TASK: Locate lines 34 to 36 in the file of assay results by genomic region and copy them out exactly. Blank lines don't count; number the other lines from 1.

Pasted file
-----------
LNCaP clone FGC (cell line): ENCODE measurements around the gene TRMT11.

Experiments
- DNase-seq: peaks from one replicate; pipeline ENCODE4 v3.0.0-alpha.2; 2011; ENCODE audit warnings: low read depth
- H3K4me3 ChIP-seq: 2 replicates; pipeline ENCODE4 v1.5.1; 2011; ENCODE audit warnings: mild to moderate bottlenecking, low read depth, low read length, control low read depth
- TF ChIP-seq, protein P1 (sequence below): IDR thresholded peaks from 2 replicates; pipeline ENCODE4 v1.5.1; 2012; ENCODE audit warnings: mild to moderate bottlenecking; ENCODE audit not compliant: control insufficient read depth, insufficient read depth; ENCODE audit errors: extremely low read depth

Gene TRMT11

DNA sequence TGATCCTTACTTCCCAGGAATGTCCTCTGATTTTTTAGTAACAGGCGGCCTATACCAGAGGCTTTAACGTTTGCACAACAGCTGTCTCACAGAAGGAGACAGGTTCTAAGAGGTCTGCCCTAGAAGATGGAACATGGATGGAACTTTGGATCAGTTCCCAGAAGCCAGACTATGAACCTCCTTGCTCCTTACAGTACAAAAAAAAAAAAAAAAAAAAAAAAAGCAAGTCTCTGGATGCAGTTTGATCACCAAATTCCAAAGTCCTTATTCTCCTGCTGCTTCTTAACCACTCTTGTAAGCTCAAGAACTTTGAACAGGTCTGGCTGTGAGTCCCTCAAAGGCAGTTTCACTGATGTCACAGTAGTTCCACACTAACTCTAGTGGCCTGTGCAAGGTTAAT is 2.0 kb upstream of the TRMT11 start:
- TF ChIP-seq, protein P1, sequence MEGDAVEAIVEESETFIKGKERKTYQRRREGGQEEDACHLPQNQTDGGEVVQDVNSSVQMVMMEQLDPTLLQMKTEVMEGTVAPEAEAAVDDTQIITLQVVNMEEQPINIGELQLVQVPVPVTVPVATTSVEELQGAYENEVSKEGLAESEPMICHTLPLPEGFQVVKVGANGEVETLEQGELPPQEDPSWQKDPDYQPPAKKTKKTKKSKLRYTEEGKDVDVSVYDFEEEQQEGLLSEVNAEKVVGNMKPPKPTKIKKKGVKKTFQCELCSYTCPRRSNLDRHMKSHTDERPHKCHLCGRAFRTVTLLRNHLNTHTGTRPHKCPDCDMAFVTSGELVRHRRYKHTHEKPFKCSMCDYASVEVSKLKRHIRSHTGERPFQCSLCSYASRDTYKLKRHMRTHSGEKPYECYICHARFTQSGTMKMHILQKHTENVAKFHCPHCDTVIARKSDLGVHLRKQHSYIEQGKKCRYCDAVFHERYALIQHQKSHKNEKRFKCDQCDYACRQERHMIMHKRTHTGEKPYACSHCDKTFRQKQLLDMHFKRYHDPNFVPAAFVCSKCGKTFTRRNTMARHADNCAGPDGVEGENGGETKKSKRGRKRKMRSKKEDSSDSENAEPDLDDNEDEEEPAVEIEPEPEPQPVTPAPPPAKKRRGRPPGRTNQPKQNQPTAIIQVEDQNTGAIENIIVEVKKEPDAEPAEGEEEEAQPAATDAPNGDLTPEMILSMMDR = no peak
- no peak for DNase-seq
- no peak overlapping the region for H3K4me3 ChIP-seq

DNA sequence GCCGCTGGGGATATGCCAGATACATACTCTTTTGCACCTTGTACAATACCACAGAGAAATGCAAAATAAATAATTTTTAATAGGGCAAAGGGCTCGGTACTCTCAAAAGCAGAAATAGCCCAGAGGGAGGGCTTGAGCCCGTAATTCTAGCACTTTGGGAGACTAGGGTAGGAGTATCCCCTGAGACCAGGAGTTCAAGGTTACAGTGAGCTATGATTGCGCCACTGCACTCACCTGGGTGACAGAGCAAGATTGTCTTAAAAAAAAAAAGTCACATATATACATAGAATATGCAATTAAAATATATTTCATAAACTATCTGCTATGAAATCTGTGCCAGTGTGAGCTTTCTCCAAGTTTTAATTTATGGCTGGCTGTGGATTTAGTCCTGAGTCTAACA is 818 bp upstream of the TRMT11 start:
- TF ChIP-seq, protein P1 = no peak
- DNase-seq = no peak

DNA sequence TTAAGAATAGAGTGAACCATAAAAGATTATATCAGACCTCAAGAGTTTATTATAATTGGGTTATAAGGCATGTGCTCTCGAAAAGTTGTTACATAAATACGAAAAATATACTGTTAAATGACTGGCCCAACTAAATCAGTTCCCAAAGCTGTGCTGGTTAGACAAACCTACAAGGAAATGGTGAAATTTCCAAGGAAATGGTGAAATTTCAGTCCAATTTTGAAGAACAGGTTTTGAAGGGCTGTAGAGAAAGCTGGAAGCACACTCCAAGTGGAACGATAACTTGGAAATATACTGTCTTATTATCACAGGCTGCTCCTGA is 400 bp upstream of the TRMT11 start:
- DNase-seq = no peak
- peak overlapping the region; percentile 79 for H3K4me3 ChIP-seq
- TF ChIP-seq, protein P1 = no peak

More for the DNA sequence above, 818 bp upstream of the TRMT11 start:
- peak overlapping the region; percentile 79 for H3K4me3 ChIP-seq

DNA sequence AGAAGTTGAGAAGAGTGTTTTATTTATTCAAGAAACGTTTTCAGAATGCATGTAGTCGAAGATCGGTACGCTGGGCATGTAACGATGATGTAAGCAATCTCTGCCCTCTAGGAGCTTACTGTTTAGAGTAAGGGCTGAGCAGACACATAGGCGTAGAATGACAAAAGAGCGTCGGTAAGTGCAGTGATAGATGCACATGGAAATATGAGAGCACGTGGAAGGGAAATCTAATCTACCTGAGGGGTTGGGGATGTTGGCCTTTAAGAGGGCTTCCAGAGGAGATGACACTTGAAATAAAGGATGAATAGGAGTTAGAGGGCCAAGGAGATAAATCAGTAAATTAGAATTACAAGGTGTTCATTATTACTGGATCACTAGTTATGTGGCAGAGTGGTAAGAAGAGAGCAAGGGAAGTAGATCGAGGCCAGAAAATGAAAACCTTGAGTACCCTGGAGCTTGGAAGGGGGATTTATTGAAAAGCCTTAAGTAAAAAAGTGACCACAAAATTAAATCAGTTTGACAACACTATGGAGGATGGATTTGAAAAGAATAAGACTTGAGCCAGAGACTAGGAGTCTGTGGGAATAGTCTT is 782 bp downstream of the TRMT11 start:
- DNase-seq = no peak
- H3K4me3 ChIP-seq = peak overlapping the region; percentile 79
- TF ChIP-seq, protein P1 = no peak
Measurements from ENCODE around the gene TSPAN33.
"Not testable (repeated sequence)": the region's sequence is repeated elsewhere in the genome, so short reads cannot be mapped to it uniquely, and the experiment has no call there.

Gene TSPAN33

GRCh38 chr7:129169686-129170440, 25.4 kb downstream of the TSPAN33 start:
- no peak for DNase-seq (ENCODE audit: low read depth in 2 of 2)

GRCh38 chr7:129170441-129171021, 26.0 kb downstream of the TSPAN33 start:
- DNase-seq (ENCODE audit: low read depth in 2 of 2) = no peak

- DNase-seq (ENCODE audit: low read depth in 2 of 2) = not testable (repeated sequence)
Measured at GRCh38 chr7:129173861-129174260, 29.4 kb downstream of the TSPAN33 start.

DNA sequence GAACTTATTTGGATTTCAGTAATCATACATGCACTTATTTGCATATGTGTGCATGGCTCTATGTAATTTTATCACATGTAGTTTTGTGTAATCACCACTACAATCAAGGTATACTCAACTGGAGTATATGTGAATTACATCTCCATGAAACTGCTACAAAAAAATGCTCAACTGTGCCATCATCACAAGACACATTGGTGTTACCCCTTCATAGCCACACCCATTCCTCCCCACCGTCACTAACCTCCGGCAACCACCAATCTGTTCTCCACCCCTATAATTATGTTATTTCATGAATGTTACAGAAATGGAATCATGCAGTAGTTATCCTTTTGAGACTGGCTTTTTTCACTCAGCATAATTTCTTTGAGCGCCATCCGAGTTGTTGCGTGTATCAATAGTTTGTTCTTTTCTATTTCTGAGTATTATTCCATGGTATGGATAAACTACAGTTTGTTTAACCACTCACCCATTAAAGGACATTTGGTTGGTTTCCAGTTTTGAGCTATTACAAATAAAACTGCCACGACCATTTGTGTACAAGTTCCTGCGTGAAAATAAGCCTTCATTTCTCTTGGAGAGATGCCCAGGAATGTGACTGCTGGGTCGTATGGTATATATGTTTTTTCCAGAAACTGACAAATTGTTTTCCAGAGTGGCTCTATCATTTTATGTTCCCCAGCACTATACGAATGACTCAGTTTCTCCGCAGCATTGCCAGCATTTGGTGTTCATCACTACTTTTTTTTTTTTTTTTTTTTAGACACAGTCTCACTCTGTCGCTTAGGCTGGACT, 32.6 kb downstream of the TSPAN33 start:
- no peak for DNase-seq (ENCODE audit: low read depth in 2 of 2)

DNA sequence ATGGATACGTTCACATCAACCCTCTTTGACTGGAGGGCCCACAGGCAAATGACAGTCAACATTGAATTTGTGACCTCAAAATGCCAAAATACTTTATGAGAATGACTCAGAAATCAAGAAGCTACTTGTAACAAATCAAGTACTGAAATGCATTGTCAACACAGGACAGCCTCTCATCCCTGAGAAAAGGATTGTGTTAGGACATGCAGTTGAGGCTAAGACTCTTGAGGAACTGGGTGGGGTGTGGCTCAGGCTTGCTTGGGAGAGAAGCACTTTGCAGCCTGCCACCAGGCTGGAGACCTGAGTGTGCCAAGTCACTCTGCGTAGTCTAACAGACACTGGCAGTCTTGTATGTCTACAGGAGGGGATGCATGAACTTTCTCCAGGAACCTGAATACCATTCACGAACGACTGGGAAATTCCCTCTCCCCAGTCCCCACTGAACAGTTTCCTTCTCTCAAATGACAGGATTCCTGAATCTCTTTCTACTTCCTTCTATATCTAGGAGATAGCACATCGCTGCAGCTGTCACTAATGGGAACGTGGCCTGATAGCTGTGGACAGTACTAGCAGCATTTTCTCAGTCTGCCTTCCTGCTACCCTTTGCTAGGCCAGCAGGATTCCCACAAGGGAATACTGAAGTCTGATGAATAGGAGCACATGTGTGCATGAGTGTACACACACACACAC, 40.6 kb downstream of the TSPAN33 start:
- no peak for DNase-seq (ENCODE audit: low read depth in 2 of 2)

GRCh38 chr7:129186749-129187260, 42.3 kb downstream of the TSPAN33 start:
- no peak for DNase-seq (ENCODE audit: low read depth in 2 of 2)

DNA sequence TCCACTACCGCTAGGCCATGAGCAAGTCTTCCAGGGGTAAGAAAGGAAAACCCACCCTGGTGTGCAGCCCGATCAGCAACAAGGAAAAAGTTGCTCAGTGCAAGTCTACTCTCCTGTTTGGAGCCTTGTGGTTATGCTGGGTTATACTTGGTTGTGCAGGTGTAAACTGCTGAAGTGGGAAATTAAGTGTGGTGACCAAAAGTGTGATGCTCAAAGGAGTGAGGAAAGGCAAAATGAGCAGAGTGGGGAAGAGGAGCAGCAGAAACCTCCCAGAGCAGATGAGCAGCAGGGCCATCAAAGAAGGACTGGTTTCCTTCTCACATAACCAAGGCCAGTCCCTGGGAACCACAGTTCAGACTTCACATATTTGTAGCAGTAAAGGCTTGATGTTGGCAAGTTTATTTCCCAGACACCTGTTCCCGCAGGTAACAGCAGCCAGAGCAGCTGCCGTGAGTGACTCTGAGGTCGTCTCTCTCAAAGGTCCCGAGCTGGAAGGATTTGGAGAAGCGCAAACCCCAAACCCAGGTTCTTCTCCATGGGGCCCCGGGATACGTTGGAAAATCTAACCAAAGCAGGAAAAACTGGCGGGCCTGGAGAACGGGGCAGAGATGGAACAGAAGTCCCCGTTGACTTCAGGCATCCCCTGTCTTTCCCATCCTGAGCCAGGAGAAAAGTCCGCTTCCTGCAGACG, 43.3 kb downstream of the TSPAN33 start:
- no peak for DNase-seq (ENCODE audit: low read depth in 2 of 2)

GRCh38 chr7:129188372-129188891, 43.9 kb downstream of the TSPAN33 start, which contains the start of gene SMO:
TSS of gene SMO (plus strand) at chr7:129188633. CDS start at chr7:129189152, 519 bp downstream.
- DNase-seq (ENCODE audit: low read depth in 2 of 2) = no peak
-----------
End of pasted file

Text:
- no peak for DNase-seq (ENCODE audit: low read depth in 2 of 2)

DNA sequence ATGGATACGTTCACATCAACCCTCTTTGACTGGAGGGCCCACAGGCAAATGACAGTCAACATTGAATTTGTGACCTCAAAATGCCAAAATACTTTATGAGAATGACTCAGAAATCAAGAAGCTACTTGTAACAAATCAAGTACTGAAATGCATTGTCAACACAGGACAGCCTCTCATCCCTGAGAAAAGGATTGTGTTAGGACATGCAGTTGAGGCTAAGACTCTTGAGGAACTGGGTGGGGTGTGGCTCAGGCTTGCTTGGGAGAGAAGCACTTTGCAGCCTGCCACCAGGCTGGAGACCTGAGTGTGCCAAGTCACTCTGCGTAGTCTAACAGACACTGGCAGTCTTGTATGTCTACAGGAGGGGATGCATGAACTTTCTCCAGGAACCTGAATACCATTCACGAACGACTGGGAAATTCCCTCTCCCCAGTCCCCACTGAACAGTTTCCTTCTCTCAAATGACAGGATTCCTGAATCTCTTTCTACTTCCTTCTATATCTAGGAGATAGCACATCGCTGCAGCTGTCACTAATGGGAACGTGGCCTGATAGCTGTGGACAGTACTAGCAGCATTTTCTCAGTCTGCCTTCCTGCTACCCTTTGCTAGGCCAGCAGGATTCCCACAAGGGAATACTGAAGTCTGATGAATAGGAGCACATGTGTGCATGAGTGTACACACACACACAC, 40.6 kb downstream of the TSPAN33 start:
- no peak for DNase-seq (ENCODE audit: low read depth in 2 of 2)